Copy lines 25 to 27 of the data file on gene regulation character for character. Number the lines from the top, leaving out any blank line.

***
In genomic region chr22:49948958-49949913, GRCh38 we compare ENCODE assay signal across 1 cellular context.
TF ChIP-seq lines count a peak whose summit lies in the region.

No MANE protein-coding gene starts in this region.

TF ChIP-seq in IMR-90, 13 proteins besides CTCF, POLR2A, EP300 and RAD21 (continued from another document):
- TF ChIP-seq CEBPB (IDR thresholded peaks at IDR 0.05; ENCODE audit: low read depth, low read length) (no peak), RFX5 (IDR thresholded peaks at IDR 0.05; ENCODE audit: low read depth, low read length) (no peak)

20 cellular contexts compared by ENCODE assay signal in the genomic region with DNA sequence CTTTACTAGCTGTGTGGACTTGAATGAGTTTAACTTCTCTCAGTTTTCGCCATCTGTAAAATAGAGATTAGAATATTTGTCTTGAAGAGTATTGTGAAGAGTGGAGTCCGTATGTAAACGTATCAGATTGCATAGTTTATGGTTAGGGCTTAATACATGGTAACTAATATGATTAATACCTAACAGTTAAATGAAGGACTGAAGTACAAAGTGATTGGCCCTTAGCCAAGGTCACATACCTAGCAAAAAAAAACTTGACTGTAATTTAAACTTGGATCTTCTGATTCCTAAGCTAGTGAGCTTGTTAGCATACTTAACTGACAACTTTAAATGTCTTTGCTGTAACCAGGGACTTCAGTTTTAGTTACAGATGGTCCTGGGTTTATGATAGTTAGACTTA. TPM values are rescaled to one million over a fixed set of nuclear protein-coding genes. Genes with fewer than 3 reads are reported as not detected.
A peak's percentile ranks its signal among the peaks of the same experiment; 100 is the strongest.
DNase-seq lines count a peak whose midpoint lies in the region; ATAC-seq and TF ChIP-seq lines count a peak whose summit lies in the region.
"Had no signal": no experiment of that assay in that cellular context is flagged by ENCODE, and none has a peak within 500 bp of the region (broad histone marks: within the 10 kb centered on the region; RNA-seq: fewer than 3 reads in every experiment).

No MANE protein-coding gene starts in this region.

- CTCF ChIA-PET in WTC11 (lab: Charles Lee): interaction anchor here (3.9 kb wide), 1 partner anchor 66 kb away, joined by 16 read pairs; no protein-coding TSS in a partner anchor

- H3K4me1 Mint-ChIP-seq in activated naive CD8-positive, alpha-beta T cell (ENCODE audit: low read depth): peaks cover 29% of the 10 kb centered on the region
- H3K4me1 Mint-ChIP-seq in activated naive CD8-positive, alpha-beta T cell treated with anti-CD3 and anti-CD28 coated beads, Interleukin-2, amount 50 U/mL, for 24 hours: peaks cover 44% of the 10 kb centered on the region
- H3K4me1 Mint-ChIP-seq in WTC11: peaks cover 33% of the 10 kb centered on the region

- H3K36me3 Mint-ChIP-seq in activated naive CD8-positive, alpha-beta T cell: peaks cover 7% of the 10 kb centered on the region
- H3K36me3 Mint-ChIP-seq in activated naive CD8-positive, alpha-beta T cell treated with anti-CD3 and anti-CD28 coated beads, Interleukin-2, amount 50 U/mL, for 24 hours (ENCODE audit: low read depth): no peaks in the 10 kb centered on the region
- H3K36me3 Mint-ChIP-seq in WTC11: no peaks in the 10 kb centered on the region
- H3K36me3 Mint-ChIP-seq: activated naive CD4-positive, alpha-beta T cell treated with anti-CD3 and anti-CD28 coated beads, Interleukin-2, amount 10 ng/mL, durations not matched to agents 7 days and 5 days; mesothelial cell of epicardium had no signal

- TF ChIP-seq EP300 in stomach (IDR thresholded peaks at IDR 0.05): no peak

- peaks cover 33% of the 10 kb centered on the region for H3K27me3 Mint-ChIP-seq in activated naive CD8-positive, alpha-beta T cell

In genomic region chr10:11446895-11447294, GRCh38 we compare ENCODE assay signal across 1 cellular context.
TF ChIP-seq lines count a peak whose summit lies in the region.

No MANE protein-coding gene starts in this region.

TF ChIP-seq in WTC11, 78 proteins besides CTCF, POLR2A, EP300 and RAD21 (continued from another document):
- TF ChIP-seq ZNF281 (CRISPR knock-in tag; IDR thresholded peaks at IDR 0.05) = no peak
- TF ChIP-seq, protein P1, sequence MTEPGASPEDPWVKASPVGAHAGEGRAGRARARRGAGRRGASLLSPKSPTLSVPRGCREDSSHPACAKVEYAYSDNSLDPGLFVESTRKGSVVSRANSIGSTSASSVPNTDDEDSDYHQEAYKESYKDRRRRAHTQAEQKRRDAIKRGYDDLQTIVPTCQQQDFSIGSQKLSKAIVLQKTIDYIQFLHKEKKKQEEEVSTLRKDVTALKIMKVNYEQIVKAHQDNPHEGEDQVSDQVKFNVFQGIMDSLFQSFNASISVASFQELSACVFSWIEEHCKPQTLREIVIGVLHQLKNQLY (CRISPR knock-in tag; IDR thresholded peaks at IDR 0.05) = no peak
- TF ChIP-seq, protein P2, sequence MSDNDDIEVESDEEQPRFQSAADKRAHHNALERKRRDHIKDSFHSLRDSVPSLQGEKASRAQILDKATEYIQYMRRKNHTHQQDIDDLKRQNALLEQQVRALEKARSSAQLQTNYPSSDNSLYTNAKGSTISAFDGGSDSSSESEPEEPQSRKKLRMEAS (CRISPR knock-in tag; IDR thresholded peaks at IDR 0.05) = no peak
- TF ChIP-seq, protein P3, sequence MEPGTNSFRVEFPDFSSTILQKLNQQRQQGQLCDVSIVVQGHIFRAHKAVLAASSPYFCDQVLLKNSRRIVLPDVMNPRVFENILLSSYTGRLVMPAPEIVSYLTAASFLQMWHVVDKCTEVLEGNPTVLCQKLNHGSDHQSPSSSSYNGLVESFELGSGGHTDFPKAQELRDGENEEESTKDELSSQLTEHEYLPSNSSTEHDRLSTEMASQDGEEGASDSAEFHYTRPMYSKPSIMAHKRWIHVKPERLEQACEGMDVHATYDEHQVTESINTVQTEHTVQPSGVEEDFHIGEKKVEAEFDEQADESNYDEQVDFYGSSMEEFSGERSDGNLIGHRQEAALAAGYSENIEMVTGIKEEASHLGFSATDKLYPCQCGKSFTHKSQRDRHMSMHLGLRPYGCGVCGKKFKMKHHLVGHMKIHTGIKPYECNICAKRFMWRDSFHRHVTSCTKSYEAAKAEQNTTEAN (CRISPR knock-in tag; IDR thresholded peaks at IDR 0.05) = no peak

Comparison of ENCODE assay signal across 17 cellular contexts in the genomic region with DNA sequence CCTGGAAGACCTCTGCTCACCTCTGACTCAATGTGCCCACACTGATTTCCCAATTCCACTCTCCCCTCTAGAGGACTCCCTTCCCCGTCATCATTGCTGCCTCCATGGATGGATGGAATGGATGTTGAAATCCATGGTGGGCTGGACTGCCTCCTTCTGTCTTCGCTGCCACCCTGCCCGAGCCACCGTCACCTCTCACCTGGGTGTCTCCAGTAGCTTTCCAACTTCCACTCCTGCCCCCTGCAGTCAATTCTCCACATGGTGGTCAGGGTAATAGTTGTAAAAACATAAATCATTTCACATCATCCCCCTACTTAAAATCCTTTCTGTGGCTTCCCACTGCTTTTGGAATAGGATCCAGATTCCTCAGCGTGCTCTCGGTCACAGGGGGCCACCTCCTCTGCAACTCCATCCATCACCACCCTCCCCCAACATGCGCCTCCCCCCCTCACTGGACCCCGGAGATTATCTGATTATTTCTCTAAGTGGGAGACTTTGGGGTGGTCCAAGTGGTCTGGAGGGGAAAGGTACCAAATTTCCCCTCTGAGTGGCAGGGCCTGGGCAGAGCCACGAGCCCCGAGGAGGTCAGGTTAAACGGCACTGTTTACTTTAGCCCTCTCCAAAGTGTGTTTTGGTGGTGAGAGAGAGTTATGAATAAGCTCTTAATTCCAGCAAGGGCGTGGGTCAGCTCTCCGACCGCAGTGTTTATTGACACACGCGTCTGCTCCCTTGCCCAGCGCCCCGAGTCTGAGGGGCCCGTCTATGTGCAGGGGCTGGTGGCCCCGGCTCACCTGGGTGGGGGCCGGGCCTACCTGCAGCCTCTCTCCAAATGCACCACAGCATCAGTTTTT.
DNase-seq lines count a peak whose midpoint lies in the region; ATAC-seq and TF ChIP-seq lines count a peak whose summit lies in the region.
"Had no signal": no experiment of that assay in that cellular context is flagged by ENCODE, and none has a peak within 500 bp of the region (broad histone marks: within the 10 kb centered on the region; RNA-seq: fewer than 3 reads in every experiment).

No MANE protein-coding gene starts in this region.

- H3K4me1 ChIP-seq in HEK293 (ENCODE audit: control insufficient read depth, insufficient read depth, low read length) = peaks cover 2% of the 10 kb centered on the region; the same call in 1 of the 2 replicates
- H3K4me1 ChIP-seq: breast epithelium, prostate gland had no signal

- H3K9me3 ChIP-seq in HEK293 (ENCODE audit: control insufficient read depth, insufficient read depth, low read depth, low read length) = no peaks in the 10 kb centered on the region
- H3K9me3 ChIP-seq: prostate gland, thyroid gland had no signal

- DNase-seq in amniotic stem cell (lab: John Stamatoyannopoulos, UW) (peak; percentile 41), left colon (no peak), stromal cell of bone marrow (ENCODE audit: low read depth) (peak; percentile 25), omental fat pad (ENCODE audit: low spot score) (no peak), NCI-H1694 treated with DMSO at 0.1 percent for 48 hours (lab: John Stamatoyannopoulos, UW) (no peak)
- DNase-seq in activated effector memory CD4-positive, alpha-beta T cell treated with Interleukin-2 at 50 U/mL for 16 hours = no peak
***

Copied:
- TF ChIP-seq ZNF281 (CRISPR knock-in tag; IDR thresholded peaks at IDR 0.05) = no peak
- TF ChIP-seq, protein P1, sequence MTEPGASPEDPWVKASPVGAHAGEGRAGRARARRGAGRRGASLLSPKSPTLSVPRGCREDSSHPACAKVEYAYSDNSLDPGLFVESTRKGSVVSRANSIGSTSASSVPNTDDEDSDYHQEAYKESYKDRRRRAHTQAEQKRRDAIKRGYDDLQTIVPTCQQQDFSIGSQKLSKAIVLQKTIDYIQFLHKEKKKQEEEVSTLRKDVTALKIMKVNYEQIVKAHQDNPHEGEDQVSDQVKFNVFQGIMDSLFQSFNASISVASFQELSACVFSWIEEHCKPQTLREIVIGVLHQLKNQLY (CRISPR knock-in tag; IDR thresholded peaks at IDR 0.05) = no peak
- TF ChIP-seq, protein P2, sequence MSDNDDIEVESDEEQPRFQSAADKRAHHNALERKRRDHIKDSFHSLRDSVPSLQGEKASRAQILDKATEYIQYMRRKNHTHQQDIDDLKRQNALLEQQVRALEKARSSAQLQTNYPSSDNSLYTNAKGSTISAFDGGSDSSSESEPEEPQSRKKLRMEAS (CRISPR knock-in tag; IDR thresholded peaks at IDR 0.05) = no peak